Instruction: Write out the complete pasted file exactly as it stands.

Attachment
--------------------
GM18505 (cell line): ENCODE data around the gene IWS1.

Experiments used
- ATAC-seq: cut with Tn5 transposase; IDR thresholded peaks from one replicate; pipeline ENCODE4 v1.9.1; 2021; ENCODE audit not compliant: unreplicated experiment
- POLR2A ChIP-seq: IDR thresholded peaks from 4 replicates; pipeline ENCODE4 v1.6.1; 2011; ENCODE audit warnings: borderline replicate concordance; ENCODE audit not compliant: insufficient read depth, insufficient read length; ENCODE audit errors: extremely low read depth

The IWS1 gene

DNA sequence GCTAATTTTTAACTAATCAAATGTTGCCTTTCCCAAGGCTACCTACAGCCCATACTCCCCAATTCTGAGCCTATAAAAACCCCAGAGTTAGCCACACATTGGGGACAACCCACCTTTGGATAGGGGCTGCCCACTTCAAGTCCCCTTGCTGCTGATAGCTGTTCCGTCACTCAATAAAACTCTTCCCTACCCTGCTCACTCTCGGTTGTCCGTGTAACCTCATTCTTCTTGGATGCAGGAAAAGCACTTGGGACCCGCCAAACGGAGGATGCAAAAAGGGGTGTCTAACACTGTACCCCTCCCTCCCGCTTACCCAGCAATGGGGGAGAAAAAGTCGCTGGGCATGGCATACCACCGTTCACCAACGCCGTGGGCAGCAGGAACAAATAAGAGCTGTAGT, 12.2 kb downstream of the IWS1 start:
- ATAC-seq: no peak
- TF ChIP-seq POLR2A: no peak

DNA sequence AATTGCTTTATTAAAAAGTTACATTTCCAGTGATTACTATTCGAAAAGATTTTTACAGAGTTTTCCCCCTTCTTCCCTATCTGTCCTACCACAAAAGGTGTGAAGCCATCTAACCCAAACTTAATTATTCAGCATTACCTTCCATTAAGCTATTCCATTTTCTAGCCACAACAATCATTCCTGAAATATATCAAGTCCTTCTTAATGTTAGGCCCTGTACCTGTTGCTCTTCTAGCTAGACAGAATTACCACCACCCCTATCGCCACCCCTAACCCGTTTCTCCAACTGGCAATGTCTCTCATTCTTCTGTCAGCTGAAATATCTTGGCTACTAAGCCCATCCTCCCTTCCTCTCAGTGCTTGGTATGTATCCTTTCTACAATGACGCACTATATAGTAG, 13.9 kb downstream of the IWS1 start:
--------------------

GM18505 (cell line): ENCODE data around the gene IWS1.

Experiments used
- ATAC-seq: cut with Tn5 transposase; IDR thresholded peaks from one replicate; pipeline ENCODE4 v1.9.1; 2021; ENCODE audit not compliant: unreplicated experiment
- POLR2A ChIP-seq: IDR thresholded peaks from 4 replicates; pipeline ENCODE4 v1.6.1; 2011; ENCODE audit warnings: borderline replicate concordance; ENCODE audit not compliant: insufficient read depth, insufficient read length; ENCODE audit errors: extremely low read depth

The IWS1 gene

DNA sequence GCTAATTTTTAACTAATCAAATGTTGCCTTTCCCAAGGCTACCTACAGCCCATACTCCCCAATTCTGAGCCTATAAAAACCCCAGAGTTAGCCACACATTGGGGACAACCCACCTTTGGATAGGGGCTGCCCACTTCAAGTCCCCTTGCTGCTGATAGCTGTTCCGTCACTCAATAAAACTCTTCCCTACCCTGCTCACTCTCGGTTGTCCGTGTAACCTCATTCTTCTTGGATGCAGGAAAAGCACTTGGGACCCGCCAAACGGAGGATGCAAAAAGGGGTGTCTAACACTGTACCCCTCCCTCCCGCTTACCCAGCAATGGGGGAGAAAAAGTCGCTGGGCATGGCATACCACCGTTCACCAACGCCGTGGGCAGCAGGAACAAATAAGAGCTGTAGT, 12.2 kb downstream of the IWS1 start:
- ATAC-seq: no peak
- TF ChIP-seq POLR2A: no peak

DNA sequence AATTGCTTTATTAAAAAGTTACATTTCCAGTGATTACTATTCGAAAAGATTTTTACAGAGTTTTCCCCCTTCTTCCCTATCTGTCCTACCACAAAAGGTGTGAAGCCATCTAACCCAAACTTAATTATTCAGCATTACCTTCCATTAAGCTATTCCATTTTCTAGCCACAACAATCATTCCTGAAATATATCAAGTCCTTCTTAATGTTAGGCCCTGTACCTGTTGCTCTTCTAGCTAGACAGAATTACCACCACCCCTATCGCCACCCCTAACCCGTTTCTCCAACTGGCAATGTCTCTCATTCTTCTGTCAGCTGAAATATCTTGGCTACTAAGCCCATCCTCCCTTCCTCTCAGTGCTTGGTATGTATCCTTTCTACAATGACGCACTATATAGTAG, 13.9 kb downstream of the IWS1 start: